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Don't let monsters use your money...

Discussion in 'Energy, Environment, and Policy' started by nwdiver, Oct 30, 2014.

  1. nwdiver

    nwdiver Active Member

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  2. AudubonB

    AudubonB Mild-mannered Moderator Lord Vetinari*

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    Took a look at your link. My first impression is that FUD runs both ways: pick-and-choose data; half-truths; obfuscation.

    A few points:
    * Bigger banks have more exposure than smaller banks. Gee, there's a surprise.
    * Zero attempt by authors to demsontrate percentage exposure by Bank A to your Monster Of Choice relative to its overall loan portfolio.
    * How much of these are for met coal? What is the percentage of met coal vs. steam coal?
    * It's a global economy - just about everything is interlinked. Perhaps - it certainly isn't evident from this link - Bank A funds $Xbn to, say, coal companies but $X+Ybn to, say, solar installations. Who's to know?

    Specious garbage, all in all. Not worthy of looking at. Sorry!
     
  3. ElSupreme

    ElSupreme Model S 03182

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    Yeah I'm buying power from Southern Company. Don't really have a choice there. So I am sending dollars directly to Coal burners. I'm not really worried where my bank is loaning out dollars.

    From the OP's site:
     
  4. rolosrevenge

    rolosrevenge Dr. EVS

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    And so what? What I'd like to see the proposal to replace that coal with something else that maintains the same system reliability and cost. No takers? That's what I thought. Interestingly, a lot of that will be retired at the end of its life due to the natural gas glut, which comes from fracking, so fracking is good because it kills coal ...?
     
  5. ElSupreme

    ElSupreme Model S 03182

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    I don't really have a problem with Southern Company. They are great network operators, never have billing mistakes, and offer me quite cheap electricity. I was just pointing out that boycotting a bank is absurd when I pay the largest coal operator every month for electricity.

    Sure I want it to be renewable (and for a while when Georgia Power had more subscribers to green energy plans than it had capacity I was on the green energy plan). Not to mention they are the only power company expanding nuclear production right now (I'm very pro nuclear power).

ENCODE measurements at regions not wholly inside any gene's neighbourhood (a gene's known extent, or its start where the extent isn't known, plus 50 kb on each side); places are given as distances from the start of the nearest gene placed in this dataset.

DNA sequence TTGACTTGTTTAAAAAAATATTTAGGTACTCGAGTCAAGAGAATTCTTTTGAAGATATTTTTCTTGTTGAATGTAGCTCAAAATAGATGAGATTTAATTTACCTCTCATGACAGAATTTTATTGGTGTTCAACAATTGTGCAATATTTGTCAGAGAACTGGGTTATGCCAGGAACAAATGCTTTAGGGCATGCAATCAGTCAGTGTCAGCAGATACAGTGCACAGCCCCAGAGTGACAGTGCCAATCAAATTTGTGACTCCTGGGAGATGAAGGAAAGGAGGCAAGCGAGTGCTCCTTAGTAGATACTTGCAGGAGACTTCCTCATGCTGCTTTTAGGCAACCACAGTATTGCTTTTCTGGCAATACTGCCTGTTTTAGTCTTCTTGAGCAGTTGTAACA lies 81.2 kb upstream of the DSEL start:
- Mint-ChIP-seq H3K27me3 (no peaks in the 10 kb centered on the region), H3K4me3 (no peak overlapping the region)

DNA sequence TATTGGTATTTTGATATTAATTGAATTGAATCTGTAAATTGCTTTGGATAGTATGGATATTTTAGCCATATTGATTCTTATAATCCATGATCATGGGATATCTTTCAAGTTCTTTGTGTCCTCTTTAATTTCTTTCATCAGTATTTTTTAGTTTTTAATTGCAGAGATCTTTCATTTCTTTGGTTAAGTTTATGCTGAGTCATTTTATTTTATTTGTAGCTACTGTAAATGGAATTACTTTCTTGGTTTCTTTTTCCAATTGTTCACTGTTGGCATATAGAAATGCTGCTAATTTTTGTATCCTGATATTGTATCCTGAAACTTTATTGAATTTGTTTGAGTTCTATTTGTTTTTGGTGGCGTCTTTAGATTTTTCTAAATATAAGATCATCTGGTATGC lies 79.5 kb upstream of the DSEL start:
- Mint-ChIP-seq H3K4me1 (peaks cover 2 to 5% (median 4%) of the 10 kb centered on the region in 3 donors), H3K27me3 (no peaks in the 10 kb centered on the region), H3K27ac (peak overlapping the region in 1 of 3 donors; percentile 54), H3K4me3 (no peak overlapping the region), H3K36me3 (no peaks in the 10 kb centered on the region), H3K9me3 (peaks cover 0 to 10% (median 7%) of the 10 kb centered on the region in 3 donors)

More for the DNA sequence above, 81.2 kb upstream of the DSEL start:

6. nwdiver

    nwdiver Active Member

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    .... are you suggesting that we should continue subsidizing our cheap and reliable electricity with the quality of life of future generations?... IMO it's clear that no matter how cheap or reliable coal is simply not a morally acceptable option. Natural Gas isn't much better but at least a turbine can cycle more efficiently with renewables than a thermal plant.

    Chase and Citi are the 7th and 17th largest banks yet they rank #1 and #2... HSBC is the 3rd largest yet it ranks 17th.
     
  7. Robert.Boston

    Robert.Boston Model S VIN P01536

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    Southern is busily building two new nukes, which will reduce its reliance on coal.
     
  8. Robert.Boston

    Robert.Boston Model S VIN P01536

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    My advice is to bank with a small community bank or credit union. These institutions are essential for the small businesses in your area, which are often underserved by the Big Banks. My bank here in Maine offers a much better deal than any of the Big Banks, including free ATM use worldwide, no fees for incoming wire transfers, and advanced mobile banking. And, I know they're not funding coal, oil or gas development, simply because we don't have such things in Maine.
     
  9. Saghost

    Saghost Active Member

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    The same cost may be difficult, but there are options that come close. In Europe where the government is squeezing CO2 emissions much harder, some coal plants are being retrofitted to burn wood pellets. I'm not sure how much the retrofit costs, but it didn't sound like much was changed.

    I don't know much about bulk prices, but current U.S.consumer prices have the pellets about 15% more expensive than the coal I believe - and I think the pellets have more opportunity to lower prices with economies of scale and new techniques/sources (just about any plant matter can be made into pellets, though sawdust is the traditional choice.)
    Walter
     
  10. ItsNotAboutTheMoney

    ItsNotAboutTheMoney Active Member

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    #10 ItsNotAboutTheMoney, Nov 1, 2014
    Last edited: Nov 1, 2014
    Is that coal cost including or excluding externalities?

    Fracking is a nasty process, but NG itself is the cleanest and most efficient fossil fuel, and the cheapest and fastest way to an economy built on renewable energy.

    I'm not totally against the use of coal, but for too long its economics have depended significantly on excusing the pollution produced all the way from the mine to the stack. I utterly loathe the cheap-at-all-costs-(but-you-can't-put-restrictions-on-individual-freedom) mentality that has allowed this situtation to continue for so long.

    Anyway, back on topic, if you want to avoid "the monsters" you can look speficially for ethical investment funds or institutions with an ethical investment policy.
     

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